Interhemispheric cortical inhibition is reduced in young adults with developmental coordination disorder

He, Jason L, Fuelscher, Ian, Enticott, Peter G, Teo, Wei-Peng, Barhoun, Pamela and Hyde, Christian 2018, Interhemispheric cortical inhibition is reduced in young adults with developmental coordination disorder, Frontiers in neurology, vol. 9, pp. 1-12, doi: 10.3389/fneur.2018.00179.

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Title Interhemispheric cortical inhibition is reduced in young adults with developmental coordination disorder
Author(s) He, Jason L
Fuelscher, IanORCID iD for Fuelscher, Ian orcid.org/0000-0002-4875-0105
Enticott, Peter GORCID iD for Enticott, Peter G orcid.org/0000-0002-6638-951X
Teo, Wei-PengORCID iD for Teo, Wei-Peng orcid.org/0000-0003-3929-9778
Barhoun, Pamela
Hyde, ChristianORCID iD for Hyde, Christian orcid.org/0000-0003-4833-4782
Journal name Frontiers in neurology
Volume number 9
Article ID 179
Start page 1
End page 12
Total pages 12
Publisher Frontiers Media
Place of publication Lausanne, Switzerland
Publication date 2018-03-23
ISSN 1664-2295
Keyword(s) cortical inhibition
developmental coordination disorder
interhemispheric connectivity
motor control
movement
movement disorders
transcranial magnetic stimulation
science & technology
life sciences & biomedicine
clinical neurology
neurosciences
neurosciences & neurology
Summary Introduction: While the etiology of developmental coordination disorder (DCD) is yet to be established, brain-behavior modeling provides a cogent argument that neuropathology may subserve the motor difficulties typical of DCD. We argue that a number of the core behavioral features of the DCD profile (such as poor surround inhibition, compromised motor inhibition, and the presence of mirror movements) are consistent with difficulties regulating inhibition within the primary motor cortex (M1). This study aimed to be the first account of the integrity of cortical inhibition in motor cortices in DCD. Method: The sample consisted of eight adults with DCD aged (18-30 years) and 10 aged matched neurotypical controls. Participants received a common battery of single and paired-pulse transcranial magnetic stimulation from which a series of neurophysiological measures classically used to measure intra- [e.g., short-interval cortical inhibition (SICI), long-interval cortical inhibition (LICI), and cortical silent period] and inter hemispheric [e.g., ipsilateral silent period (ISP)] cortical inhibition of the M1 at rest were recorded. Results: While no group differences were observed for any measure of intrahemispheric cortical inhibition, individuals with DCD demonstrated significantly reduced interhemispheric cortical inhibition relative to controls, shown by consistently lower ISPratios. Conclusion: Our findings are consistent with the view that regulation of cortical inhibition of M1 activity may be atypical in individuals with DCD, indicating differential GABAergic operation. This effect, however, appears to be select to cortical inhibition. Importantly, our data support the notion that reduced interhemispheric M1 cortical inhibition may at least partly explain commonly reported difficulties with bimanual motor control in DCD. The neurochemical implications and limitations of this evidence will be discussed.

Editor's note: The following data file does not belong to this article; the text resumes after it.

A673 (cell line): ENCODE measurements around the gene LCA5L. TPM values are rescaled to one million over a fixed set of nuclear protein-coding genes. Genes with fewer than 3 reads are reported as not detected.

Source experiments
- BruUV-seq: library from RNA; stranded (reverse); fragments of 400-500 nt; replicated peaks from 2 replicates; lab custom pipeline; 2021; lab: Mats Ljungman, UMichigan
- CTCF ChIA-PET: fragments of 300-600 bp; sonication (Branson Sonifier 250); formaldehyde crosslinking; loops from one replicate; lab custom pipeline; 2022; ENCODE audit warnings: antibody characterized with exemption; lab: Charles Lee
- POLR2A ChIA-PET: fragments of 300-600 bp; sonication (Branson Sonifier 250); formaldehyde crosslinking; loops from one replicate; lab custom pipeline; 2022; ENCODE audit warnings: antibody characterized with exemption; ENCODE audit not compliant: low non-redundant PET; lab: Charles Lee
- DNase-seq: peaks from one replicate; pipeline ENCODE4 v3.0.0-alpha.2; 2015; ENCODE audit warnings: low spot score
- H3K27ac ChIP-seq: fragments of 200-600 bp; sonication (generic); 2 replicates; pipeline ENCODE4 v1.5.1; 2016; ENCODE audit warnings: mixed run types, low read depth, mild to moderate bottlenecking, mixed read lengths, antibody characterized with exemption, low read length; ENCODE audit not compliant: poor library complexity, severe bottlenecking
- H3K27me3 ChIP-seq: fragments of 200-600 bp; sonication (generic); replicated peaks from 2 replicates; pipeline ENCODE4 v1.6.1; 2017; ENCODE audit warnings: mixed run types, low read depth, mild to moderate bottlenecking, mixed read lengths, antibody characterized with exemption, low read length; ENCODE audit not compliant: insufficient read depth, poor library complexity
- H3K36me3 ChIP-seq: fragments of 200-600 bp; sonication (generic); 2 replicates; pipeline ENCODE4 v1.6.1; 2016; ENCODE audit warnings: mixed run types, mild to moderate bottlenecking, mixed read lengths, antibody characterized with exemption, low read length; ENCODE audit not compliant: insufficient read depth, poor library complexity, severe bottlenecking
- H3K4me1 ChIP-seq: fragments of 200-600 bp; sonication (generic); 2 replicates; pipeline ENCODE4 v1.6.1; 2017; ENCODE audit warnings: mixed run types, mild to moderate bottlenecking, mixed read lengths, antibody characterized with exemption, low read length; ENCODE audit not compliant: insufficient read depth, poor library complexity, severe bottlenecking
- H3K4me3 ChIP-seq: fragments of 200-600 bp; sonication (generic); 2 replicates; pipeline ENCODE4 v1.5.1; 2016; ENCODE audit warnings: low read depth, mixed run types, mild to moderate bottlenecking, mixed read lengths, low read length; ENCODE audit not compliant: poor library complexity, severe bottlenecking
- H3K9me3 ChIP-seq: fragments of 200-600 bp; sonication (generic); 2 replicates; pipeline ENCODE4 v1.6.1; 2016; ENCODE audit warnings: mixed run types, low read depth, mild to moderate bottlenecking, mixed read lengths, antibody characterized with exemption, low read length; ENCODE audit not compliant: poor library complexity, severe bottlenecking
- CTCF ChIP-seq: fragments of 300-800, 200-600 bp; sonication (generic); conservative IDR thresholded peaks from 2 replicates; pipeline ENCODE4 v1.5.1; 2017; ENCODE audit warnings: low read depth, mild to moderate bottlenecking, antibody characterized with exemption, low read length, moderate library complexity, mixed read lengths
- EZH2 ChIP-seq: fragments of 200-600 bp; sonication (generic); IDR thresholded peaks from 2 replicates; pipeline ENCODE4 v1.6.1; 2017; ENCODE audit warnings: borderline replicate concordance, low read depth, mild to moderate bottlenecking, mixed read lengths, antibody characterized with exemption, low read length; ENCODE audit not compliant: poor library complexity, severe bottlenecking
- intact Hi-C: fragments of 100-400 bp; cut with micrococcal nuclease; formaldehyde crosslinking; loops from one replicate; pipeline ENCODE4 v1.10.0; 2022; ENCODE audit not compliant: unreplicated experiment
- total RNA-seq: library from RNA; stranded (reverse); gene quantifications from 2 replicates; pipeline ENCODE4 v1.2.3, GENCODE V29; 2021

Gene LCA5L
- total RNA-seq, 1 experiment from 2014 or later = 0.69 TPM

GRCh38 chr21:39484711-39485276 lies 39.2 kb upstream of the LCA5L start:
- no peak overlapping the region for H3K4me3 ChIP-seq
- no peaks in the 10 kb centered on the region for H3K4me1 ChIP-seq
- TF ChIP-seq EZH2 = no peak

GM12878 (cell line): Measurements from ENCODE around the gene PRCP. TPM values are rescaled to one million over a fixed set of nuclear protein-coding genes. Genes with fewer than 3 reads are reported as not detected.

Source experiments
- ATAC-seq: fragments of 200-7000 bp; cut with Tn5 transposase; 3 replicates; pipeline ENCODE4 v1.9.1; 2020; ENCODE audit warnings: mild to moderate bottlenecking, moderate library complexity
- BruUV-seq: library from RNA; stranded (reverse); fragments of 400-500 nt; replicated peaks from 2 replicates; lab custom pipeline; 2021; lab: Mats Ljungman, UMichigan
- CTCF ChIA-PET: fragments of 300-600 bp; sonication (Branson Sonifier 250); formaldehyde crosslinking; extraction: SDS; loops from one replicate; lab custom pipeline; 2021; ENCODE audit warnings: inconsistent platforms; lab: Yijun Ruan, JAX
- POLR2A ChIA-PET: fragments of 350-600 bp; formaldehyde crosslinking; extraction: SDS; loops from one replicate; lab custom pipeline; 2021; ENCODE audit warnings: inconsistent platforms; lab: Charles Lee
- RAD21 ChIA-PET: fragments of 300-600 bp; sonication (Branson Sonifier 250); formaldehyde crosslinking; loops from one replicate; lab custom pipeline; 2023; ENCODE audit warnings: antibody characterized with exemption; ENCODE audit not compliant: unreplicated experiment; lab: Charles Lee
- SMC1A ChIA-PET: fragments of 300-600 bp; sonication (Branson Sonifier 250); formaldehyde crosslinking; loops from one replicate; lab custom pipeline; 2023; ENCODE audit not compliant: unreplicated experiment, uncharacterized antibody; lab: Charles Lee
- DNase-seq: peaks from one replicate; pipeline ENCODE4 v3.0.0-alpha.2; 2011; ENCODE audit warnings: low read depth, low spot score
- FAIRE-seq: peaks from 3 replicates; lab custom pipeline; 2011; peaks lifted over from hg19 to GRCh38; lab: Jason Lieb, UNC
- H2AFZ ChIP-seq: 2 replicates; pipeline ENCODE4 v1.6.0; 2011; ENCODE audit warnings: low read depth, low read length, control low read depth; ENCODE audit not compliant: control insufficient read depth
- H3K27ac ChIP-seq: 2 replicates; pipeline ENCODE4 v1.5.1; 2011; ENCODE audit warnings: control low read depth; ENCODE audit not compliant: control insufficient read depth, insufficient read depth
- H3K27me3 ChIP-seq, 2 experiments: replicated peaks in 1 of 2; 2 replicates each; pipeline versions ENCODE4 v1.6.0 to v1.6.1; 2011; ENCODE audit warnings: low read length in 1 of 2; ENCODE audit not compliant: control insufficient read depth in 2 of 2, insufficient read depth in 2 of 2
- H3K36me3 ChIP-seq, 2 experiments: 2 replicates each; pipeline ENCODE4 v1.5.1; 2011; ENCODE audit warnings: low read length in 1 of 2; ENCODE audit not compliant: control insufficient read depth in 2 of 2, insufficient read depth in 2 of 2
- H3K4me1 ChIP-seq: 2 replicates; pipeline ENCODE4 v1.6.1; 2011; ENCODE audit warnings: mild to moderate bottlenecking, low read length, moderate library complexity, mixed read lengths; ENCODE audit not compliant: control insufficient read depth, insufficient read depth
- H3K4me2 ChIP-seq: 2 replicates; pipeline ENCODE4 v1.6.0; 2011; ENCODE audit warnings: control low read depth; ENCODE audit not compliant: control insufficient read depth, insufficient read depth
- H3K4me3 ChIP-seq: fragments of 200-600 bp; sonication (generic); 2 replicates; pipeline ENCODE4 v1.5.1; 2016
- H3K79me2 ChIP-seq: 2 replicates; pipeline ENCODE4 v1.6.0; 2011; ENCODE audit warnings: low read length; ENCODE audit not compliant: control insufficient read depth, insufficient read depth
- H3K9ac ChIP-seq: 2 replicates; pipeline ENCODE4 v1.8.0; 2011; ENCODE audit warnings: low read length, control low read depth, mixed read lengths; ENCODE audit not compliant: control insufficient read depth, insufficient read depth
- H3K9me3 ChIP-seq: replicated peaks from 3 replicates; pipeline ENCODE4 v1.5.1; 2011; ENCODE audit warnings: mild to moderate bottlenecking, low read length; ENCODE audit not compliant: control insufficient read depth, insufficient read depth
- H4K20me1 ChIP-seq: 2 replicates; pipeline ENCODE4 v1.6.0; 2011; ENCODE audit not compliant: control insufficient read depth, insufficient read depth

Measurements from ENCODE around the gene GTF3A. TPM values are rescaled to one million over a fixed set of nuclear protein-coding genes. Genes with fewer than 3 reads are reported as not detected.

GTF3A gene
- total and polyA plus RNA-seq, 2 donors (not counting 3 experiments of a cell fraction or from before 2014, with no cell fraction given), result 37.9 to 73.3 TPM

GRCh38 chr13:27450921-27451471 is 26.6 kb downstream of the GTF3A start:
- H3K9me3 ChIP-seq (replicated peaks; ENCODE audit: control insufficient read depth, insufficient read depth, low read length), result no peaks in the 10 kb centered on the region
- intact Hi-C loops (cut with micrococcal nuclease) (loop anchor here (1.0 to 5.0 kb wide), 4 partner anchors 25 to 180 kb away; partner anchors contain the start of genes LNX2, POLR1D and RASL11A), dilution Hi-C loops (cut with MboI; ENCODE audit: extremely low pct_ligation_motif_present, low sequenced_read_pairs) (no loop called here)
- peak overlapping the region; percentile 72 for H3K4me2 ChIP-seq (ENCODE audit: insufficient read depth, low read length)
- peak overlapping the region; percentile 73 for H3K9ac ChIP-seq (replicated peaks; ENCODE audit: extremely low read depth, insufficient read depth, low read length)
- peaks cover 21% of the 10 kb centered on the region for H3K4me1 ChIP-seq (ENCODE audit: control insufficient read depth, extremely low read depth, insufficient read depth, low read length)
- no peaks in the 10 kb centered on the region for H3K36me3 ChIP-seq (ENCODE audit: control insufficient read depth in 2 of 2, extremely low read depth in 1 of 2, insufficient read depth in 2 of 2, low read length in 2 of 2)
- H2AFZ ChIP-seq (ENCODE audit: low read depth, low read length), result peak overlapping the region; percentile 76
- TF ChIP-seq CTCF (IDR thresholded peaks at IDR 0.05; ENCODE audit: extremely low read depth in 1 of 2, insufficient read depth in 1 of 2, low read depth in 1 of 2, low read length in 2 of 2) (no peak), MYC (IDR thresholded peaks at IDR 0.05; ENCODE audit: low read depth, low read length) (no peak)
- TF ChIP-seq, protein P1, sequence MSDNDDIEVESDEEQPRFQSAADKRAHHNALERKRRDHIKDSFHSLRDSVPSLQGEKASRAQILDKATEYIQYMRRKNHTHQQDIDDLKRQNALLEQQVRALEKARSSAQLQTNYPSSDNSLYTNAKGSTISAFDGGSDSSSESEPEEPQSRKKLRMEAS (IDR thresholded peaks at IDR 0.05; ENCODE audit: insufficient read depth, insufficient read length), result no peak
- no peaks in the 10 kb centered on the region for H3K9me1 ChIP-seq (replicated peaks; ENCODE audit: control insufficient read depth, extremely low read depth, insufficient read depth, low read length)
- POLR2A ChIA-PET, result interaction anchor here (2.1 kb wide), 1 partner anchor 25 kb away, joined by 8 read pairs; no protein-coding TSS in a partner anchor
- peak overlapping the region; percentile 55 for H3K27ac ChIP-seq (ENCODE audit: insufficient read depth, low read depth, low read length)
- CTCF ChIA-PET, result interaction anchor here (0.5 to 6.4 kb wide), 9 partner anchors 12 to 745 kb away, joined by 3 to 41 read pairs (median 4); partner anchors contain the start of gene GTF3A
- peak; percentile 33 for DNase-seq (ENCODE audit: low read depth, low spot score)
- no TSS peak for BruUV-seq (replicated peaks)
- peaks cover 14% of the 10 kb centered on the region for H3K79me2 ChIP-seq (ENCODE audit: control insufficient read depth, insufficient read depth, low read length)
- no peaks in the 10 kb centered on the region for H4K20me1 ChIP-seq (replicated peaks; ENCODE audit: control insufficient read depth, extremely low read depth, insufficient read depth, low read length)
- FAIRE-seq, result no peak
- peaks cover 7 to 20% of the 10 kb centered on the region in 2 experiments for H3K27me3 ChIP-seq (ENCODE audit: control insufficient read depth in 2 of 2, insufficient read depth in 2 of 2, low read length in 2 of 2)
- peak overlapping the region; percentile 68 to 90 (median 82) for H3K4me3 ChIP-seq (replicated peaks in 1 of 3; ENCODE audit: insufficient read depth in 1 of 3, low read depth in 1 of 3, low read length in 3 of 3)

Language eng
DOI 10.3389/fneur.2018.00179
Field of Research 1109 Neurosciences
1103 Clinical Sciences
1701 Psychology
HERDC Research category C1 Refereed article in a scholarly journal
ERA Research output type C Journal article
Copyright notice ©2018, He, Fuelscher, Enticott, Teo, Barhoun and Hyde
Persistent URL http://hdl.handle.net/10536/DRO/DU:30107115

Document type: Journal Article
Collection: School of Psychology
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